Arts coordinator aims at incorporating all creative forms

Published on: September 25, 2010



Michael Parker’s work and teaching was a big part of Ruskin’s first Big Draw, the event that led to painting murals on buildings in downtown Ruskin.

Following that, Michael went to Montana to teach art at the University of Montana, but has recently returned and his vision has taken on a whole new approach.Big-Draw-logo

“It’s no longer just the Big Draw for me. I have a real feel for this community,” he told me Sept 25. “I’ve been in contact with the South Shore Arts Council and many local artists, and my dream is to have an ‘open studio’ where people working in all art forms can meet and get together. People can come and go and try things out if they like. Many events and classes will be free. This way, groups can get together and do projects smaller than the big murals we produced. Maybe a club, school group, class or organization wants to improve a site. Or writers, painters and performing artists want to meet and talk and plan a real arts community. That’s what I feel for this town. That’s why I came back.” 

It’s a pretty big dream but if anyone can accomplish it, it’s Michael. Working together with the Council’s members and other local artists, he just may be able to pull it off.

He certainly has enough credentials.

The man who says he originally chose to move to Ruskin from Massachusetts after graduating from the University of Massachusetts because he likes to fish began his artistic endeavors here as soon as he arrived.

While earning a Master’s in Fine Arts at the University of South Florida, he built sets, scenes and backdrops for various area attractions, including Busch Gardens.

Now, at 33, he recognizes that his main interest is in acrylics because he loves fast and immediate color. “I like to see one go down right next to the other. I don’t like the waiting and drying process in oils,” he explained to me. “I like to paint, and paint over and over the same spot if I want.”

He lived in Tampa for awhile but settled on Ruskin in time to work on the first Big Draw in 2008. But then he was offered the position at the University of Montana.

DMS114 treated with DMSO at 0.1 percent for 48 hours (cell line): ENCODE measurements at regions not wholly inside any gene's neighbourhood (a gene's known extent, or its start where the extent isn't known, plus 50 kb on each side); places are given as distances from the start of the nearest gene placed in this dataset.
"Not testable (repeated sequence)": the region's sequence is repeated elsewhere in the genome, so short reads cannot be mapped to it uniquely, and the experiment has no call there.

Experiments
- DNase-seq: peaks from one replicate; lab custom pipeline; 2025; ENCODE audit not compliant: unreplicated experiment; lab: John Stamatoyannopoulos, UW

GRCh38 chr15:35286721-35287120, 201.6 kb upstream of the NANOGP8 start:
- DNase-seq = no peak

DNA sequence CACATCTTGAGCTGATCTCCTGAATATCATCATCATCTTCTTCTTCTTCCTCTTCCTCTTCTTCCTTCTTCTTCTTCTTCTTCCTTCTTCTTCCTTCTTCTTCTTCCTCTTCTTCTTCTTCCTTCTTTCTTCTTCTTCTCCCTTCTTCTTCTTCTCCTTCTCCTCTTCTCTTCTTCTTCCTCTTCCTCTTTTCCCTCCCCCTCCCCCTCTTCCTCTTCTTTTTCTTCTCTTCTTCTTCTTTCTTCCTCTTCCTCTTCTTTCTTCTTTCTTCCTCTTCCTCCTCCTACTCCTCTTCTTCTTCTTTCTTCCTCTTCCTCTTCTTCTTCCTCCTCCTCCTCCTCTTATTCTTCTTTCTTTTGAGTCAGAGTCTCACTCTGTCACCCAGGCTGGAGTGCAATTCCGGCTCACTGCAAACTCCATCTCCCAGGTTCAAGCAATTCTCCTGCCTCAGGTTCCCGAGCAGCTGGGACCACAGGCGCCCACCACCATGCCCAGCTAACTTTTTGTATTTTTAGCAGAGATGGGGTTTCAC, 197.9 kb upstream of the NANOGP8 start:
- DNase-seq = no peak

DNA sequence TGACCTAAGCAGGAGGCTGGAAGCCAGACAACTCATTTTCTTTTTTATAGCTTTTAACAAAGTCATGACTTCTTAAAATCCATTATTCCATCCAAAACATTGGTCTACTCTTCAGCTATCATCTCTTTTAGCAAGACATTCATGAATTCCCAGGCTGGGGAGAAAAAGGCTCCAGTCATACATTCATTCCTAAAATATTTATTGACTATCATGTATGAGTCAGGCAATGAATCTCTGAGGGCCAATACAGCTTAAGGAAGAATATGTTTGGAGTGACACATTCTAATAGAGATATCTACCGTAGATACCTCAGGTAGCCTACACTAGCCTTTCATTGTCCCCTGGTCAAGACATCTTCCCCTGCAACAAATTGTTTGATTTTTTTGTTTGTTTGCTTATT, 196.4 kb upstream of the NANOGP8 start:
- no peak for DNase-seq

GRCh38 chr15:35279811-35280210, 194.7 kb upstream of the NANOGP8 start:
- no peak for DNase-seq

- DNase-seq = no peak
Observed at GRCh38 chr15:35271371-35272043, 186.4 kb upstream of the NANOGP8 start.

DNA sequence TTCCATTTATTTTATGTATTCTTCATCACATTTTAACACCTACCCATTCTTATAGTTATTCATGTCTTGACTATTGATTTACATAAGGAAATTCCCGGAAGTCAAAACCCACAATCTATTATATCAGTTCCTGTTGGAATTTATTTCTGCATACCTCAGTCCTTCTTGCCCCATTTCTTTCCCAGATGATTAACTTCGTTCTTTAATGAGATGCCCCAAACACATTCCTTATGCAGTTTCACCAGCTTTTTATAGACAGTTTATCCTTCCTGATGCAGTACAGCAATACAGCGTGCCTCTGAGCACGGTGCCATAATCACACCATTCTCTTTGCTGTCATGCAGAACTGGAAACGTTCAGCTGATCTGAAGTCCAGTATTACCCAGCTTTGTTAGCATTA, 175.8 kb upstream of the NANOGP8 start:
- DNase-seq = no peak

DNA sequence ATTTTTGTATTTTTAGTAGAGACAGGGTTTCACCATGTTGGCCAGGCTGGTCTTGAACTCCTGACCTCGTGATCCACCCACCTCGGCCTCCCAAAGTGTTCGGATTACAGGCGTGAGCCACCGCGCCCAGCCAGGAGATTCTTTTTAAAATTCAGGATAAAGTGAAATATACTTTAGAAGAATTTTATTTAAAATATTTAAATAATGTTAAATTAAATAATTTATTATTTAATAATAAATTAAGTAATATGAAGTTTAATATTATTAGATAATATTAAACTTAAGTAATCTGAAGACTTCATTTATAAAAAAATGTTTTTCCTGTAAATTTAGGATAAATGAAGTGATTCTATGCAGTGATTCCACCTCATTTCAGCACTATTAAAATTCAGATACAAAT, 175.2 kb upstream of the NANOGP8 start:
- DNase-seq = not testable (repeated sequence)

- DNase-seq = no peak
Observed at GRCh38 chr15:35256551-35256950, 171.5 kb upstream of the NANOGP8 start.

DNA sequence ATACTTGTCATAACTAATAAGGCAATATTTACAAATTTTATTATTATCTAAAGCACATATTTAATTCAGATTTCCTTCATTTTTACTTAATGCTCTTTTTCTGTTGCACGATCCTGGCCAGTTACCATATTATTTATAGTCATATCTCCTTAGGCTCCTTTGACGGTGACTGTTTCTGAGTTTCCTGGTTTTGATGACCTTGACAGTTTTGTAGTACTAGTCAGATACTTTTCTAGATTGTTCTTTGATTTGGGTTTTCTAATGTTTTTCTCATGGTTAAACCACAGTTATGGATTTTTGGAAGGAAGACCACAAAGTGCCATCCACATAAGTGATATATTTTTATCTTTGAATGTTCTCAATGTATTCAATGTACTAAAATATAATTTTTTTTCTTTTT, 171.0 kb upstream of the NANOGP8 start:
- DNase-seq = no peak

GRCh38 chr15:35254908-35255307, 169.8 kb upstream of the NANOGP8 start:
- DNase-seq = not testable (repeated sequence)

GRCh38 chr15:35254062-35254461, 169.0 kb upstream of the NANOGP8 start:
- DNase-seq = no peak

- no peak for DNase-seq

He liked the job, but he missed this area.

“It has a feel that Montana doesn’t. There’s a culture here. A real history. And I love the diversity of people.”

So he’s back, and full of ideas.

Having worked (in Montana) with at-risk teens who have been in juvenile court, and with both adults and small children, he has decided everyone has a right to express themselves in whatever way they feel comfortable.

“Art forms are not all the same,” he said. “People need to be free to express themselves individually.”

His dream is to open the studio at 613 U.S. 41, Ruskin which acts as the hub for the annual Big Draw and use it as an anchor point for many events that go on all year. “Instead of giant projects, I want to see creation on a smaller scale. I want to give people a chance to have a sustainable arts program year-round.”

As the new Community Arts Coordinator appointed by the South Shore Arts Council Michael says Ruskin has given him a sense of place he did not have before. “There is such a unique identity here. I feel a real sense of belonging and know I want to commit to contributing to the community through the arts.”

The program he envisions will be a resource for all forms of artists; host community projects; events; support; and include all types of art forms.

To begin, he wants to open the studio every Thursday from 4-to-8 p.m. for a screen printing process. “People can come and go. Watch or try it,” he said. The use of the screen printer will be available for both teens (13 and up) and adults.

To find out more about Michael and his exciting programs, call (813) 846-2000 or email him at